Thursday, June 12, 2014

Slowly Does It

Mid-June and It’s a struggle to come up with news or pictures today. Many birds are lying low, in the throes of breeding, moulting their feathers or in some cases both. But Another Bird Blog doesn’t give up that easily and I was out Pilling way as usual even though a little later than normal. 

Imagine my surprise to see at 0930 a Red Fox strolling across the often busy lane, the animal crossing from one part of the wood towards another. I saw it early and then slowed the car hoping the fox wouldn’t notice before I stopped for a photo, but just as the car came to a halt the animal melted into the undergrowth, so no picture to show. 

As usual I was left with mixed feelings about the thrill of seeing and wanting to photograph a predator with a repuation as bad as a fox. This particular fox may be living on borrowed time if it chooses to stay around “the shoot” environs. Come the month of August thousands of Red-legged Partridges will be released in preparation for the sporting season whereby nothing should hinder its success. 

Red-legged Partridge

There were 3 Kestrels this morning, the pair at Fluke Hall and one near the nest box at Damside. I think both pairs now have young to feed so actively do they hunt at the moment. One male had leftovers of the last meal attached to his bill and was already on the lookout for another family meal. 

Kestrel

In the woodland and along the hedgerows I found 6/8 Whitethroat, 1 Blackcap, 1 Chiffchaff, 2 Song Thrush, 2 Great-spotted Woodpeckers and a single Buzzard. Later another Buzzard was circling over Head Dyke, for such a large raptor an effortless flap and glide from Fluke Hall. 

Needless to say, I walked the (sea) wall where I suppose that even now I’ve not abandoned all hope of finding evidence of Lapwing, Oystercatcher or Redshank chicks. It can be the case that adults lead their broods of young from inland fields to the coast where they all feed in the still wet drainage channels and ditches, but still no sign of new youngsters today, just the calls and brief attentions of the one Lapwing pair with their single chick. Half a dozen Redshanks and five or six Oystercatchers showed no signs of concern at my passing by or even to escort me off the premises as they do when youngsters are in tow.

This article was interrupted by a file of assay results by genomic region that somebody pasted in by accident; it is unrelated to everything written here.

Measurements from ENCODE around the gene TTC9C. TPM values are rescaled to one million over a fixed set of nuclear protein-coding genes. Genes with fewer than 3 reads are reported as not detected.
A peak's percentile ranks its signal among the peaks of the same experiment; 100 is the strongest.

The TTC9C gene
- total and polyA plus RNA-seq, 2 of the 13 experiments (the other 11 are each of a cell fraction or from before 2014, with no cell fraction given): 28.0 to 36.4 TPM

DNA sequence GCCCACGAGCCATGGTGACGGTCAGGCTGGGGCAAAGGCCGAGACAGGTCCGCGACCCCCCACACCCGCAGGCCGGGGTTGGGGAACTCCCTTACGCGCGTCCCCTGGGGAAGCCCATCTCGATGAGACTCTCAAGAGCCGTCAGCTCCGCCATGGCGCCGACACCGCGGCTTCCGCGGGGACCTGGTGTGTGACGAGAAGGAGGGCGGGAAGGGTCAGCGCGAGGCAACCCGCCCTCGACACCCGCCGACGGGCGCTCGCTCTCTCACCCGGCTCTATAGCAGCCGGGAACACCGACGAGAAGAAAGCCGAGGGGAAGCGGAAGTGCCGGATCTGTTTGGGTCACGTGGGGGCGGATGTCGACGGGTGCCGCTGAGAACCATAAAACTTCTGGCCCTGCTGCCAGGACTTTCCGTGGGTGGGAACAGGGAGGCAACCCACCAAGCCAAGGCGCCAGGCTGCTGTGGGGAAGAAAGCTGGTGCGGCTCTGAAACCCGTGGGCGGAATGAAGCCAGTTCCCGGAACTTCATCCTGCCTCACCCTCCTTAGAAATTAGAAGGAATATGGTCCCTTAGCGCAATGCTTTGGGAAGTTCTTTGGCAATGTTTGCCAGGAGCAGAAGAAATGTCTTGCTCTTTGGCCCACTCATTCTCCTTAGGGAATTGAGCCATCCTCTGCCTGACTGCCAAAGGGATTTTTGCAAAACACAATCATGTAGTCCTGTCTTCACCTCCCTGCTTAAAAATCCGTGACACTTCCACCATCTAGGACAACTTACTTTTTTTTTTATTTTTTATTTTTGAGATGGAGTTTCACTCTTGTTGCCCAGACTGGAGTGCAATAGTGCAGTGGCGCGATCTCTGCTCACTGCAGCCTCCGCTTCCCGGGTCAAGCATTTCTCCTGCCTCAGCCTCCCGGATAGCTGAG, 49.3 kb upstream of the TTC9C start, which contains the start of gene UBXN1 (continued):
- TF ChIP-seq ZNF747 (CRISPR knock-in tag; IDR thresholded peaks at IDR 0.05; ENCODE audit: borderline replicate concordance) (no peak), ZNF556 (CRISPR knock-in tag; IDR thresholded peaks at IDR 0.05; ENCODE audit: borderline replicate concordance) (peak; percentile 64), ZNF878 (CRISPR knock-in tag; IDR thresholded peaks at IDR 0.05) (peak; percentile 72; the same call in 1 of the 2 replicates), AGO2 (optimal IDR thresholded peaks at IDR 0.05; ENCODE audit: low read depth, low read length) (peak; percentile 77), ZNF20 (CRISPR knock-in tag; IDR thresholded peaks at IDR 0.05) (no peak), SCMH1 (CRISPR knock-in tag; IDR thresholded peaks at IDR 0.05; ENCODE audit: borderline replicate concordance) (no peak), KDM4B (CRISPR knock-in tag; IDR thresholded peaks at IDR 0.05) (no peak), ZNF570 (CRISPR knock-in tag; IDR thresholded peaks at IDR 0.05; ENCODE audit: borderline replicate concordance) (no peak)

Along the sea wall signs of post-breeding with several extra Curlews, 3 Grey Heron and 50+ Shelduck. 

Back home has seen a number of Goldfinches in the garden, up to 15 at a time, with a number of fresh juveniles learning the whys and wherefores of niger seed. It’s hard to believe that those rather dull looking juveniles will turn into our handsome UK Goldfinch. 

Goldfinch

Goldfinch

Rather unexpectedly I caught a Treecreeper, an adult female which showed signs of feathering over a recent brood patch. The Treecreeper is another of those species which has suffered local declines and although there are copses and stands of trees quite near home, Treecreepers are generally much more difficult to find than ten or twenty years ago. 

 Treecreeper

There’s a full day pass tomorrow. Log in to Another Bird Blog on Friday so see if the birding moved up a gear or two.

That Kestrel on a barbed wire fence means a link to Theresa's Run A Round Ranch is in order. 

Linking Saturday to Eileen's Saturday Critters.


15 comments:

TexWisGirl said...

the partridge is gorgeous! loved the post-sitter shot! as i told bob bushell, you have some of the most intense barbed wire fencing there! :)

thanks for linking, phil!

Dział Przyrody MŚO said...

Photo of Kestrels male is great. We love this bird.
Best regards

David Gascoigne said...

Somehow it still seems a little barbaric that they release partridge purely to hunt them down and kill them.

eileeninmd said...

Wow, Phil! These are all gorgeous photos and beautiful birds. I agree with Tex, the fence looks scary..Happy Birding and have a great weekend!

LV said...

Great job on your post. Loved it all, especially the birds sitting on your hand,

Christian Perrin said...

The Treecreeper is a bird you don't see much in UK bird blogs, so I will believe you on its scarcity - nice find!

That Kestrel shot is gorgeous!

Felicia said...

love the kestrel on the fence.

Stewart M said...

Great pictures. I always get a bit conflicted when I see foxes in Australia - I like them, but they are a significant feral pest as well.

Cheers - Stewart M - Melbourne

PS: terns, parrots all the same really!

Karen S. said...

Wow, superb beauty!

HOOTIN ANNI said...

Excellent narrative. To see a red fox in the wild would be a thrill for me!!

Your birds of course are the bomb!! Gotta love 'em all.

Gunilla Bäck said...

I love the kestrel. I hope they're successful in rearing their young.

Rajesh said...

Beautiful and cute birds.

eileeninmd said...

Phil, just stopping back to sat thank you for linking up with my critter party. Have a happy weekend!

Christian Weiß said...

Great birds, fascinating to see the Red-legged Partridges, I heard that is introduced but I have seen no photo. Treecreepers are a sad story, in my area they have also a strong decline.

Pia said...

I did not knew the Red-Legged Patridge so far, thanks for intoducing!
Great shot of the Kestrel, what a beautiful bird!

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